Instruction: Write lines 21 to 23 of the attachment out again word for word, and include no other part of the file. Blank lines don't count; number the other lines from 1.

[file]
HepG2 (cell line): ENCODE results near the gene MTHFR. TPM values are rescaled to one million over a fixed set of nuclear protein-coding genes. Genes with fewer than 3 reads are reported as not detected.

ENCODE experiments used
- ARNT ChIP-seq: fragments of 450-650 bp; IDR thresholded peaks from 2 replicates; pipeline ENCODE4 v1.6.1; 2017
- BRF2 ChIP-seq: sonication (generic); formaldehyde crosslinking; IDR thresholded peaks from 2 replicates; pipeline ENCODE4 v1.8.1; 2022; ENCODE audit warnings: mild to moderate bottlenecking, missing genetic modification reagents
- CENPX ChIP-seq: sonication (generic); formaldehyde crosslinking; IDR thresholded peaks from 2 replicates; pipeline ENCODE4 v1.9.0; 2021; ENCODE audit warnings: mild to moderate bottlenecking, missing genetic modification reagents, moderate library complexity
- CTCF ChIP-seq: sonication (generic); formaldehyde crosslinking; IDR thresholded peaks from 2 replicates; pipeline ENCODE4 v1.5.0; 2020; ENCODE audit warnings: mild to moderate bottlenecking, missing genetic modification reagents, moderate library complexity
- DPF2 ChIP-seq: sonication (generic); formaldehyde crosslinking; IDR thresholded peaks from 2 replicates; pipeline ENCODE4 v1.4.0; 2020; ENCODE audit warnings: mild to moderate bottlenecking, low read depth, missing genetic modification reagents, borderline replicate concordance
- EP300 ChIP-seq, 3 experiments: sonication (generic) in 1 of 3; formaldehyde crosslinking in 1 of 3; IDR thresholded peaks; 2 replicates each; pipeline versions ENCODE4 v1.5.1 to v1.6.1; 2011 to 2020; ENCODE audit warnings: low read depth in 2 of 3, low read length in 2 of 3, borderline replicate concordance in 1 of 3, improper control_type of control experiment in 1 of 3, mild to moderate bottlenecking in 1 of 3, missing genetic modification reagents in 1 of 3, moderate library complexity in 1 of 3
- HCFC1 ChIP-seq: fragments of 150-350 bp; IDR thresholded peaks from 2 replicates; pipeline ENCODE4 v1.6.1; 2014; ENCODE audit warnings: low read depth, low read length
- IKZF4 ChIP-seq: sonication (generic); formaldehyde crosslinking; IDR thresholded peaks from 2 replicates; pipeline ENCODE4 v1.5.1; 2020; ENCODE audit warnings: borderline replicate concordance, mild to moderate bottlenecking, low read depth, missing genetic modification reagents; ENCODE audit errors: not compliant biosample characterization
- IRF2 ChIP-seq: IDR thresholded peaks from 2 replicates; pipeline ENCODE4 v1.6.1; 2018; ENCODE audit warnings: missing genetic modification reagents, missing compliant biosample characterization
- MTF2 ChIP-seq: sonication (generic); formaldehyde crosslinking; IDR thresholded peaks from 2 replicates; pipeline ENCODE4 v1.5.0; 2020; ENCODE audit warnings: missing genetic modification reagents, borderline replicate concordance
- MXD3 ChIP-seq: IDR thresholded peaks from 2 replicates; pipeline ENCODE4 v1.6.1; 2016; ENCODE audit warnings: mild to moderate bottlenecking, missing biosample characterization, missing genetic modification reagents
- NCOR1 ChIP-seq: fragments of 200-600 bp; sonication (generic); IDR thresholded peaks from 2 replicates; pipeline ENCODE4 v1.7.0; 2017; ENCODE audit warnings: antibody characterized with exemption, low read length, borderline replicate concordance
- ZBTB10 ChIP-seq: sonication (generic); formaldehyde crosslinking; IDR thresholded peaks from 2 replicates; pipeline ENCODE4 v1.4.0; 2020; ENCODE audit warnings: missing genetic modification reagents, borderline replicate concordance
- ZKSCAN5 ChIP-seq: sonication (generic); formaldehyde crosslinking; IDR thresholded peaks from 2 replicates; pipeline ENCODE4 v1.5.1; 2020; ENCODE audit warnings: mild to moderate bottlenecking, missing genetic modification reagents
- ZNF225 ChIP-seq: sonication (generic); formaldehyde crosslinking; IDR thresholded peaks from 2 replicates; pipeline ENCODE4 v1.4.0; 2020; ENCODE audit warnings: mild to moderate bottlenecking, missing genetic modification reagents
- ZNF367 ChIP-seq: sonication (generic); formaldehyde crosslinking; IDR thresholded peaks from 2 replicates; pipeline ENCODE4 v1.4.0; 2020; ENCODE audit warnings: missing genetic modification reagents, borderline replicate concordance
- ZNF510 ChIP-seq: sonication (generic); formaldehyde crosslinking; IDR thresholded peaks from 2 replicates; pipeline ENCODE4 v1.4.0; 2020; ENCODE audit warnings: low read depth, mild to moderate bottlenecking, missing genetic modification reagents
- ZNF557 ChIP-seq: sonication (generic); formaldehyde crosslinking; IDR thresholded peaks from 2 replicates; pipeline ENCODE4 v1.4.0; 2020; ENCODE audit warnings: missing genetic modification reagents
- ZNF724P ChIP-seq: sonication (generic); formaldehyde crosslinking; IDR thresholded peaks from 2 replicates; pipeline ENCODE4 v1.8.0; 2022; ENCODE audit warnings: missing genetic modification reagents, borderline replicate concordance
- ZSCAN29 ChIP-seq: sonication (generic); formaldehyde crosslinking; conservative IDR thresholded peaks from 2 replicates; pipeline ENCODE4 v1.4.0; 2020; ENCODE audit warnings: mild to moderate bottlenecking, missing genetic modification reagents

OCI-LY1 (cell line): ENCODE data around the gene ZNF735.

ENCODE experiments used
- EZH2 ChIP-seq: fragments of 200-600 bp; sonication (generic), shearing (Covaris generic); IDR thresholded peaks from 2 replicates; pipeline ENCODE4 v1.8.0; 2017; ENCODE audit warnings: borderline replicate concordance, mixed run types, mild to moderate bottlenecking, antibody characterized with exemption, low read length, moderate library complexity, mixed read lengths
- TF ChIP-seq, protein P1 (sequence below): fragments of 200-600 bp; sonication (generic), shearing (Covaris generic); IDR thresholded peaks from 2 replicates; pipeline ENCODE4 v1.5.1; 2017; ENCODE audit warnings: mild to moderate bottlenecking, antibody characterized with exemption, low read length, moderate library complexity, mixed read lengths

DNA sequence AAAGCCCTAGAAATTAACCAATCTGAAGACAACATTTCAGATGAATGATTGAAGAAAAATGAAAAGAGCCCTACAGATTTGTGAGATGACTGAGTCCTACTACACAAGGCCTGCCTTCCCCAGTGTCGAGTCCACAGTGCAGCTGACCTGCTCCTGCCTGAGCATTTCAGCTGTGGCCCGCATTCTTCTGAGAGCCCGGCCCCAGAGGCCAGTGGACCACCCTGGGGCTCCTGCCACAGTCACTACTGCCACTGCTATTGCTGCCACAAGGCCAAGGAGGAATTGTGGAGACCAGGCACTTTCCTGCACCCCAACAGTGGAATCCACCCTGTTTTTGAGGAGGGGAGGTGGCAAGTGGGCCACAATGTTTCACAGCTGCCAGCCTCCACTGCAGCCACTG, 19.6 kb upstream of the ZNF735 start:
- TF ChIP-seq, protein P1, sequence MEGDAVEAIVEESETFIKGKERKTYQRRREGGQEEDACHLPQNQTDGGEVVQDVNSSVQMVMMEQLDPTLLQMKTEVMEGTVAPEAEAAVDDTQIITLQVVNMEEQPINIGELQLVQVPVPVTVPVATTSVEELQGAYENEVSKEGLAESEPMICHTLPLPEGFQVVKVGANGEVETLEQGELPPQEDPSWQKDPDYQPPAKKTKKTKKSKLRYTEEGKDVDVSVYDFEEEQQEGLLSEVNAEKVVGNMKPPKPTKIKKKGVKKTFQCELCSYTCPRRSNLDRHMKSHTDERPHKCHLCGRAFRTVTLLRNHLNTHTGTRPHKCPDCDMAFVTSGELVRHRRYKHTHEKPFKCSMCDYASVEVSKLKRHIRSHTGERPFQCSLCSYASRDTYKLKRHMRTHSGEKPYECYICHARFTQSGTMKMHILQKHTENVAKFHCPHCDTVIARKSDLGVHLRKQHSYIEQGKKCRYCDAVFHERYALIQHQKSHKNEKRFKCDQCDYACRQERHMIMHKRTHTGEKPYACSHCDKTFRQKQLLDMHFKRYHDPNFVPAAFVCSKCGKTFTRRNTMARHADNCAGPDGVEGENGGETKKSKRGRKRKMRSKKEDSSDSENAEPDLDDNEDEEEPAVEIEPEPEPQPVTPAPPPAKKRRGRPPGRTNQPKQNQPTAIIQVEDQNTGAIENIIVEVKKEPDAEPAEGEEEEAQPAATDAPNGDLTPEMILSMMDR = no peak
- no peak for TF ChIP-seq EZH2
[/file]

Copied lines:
- ZNF724P ChIP-seq: sonication (generic); formaldehyde crosslinking; IDR thresholded peaks from 2 replicates; pipeline ENCODE4 v1.8.0; 2022; ENCODE audit warnings: missing genetic modification reagents, borderline replicate concordance
- ZSCAN29 ChIP-seq: sonication (generic); formaldehyde crosslinking; conservative IDR thresholded peaks from 2 replicates; pipeline ENCODE4 v1.4.0; 2020; ENCODE audit warnings: mild to moderate bottlenecking, missing genetic modification reagents

OCI-LY1 (cell line): ENCODE data around the gene ZNF735.